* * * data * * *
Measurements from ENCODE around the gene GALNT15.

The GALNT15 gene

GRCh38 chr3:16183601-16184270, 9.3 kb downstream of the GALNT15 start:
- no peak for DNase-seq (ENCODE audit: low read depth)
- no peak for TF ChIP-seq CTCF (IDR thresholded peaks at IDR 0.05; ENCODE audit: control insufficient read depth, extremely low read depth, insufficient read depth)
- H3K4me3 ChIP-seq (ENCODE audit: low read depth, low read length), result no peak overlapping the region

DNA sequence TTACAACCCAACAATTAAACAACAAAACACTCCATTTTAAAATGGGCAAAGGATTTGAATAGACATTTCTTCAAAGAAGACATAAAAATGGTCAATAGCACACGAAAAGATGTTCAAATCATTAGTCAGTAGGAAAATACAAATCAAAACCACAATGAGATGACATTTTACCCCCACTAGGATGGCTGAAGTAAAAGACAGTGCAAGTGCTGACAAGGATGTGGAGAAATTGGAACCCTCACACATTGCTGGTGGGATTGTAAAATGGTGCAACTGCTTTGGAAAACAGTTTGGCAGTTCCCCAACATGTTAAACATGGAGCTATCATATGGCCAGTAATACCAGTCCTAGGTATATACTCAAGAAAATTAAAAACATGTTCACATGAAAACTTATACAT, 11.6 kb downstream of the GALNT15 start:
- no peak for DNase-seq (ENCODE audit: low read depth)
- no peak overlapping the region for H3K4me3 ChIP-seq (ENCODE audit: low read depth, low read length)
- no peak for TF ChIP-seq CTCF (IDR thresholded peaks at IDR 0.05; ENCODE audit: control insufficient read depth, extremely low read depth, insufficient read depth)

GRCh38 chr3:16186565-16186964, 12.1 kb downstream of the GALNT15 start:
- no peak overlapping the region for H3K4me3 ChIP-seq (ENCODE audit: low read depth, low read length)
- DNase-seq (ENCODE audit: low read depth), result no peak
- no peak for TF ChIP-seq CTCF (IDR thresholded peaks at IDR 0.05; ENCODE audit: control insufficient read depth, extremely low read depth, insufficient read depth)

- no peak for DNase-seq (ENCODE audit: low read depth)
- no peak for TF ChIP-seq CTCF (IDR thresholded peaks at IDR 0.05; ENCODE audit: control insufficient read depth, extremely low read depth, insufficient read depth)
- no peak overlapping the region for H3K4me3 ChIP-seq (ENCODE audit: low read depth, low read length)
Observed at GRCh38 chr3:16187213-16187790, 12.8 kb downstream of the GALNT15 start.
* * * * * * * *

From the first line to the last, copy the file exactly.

Measurements from ENCODE around the gene GALNT15.

The GALNT15 gene

GRCh38 chr3:16183601-16184270, 9.3 kb downstream of the GALNT15 start:
- no peak for DNase-seq (ENCODE audit: low read depth)
- no peak for TF ChIP-seq CTCF (IDR thresholded peaks at IDR 0.05; ENCODE audit: control insufficient read depth, extremely low read depth, insufficient read depth)
- H3K4me3 ChIP-seq (ENCODE audit: low read depth, low read length), result no peak overlapping the region

DNA sequence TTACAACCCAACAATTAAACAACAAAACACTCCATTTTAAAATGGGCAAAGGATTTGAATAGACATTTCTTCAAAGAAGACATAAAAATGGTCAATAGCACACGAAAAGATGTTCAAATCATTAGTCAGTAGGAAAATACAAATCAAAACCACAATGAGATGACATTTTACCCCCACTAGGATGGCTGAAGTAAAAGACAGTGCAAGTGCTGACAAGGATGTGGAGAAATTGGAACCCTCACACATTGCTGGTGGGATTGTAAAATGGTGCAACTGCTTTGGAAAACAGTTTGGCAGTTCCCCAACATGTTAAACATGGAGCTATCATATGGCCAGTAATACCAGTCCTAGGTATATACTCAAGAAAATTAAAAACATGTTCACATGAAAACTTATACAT, 11.6 kb downstream of the GALNT15 start:
- no peak for DNase-seq (ENCODE audit: low read depth)
- no peak overlapping the region for H3K4me3 ChIP-seq (ENCODE audit: low read depth, low read length)
- no peak for TF ChIP-seq CTCF (IDR thresholded peaks at IDR 0.05; ENCODE audit: control insufficient read depth, extremely low read depth, insufficient read depth)

GRCh38 chr3:16186565-16186964, 12.1 kb downstream of the GALNT15 start:
- no peak overlapping the region for H3K4me3 ChIP-seq (ENCODE audit: low read depth, low read length)
- DNase-seq (ENCODE audit: low read depth), result no peak
- no peak for TF ChIP-seq CTCF (IDR thresholded peaks at IDR 0.05; ENCODE audit: control insufficient read depth, extremely low read depth, insufficient read depth)

- no peak for DNase-seq (ENCODE audit: low read depth)
- no peak for TF ChIP-seq CTCF (IDR thresholded peaks at IDR 0.05; ENCODE audit: control insufficient read depth, extremely low read depth, insufficient read depth)
- no peak overlapping the region for H3K4me3 ChIP-seq (ENCODE audit: low read depth, low read length)
Observed at GRCh38 chr3:16187213-16187790, 12.8 kb downstream of the GALNT15 start.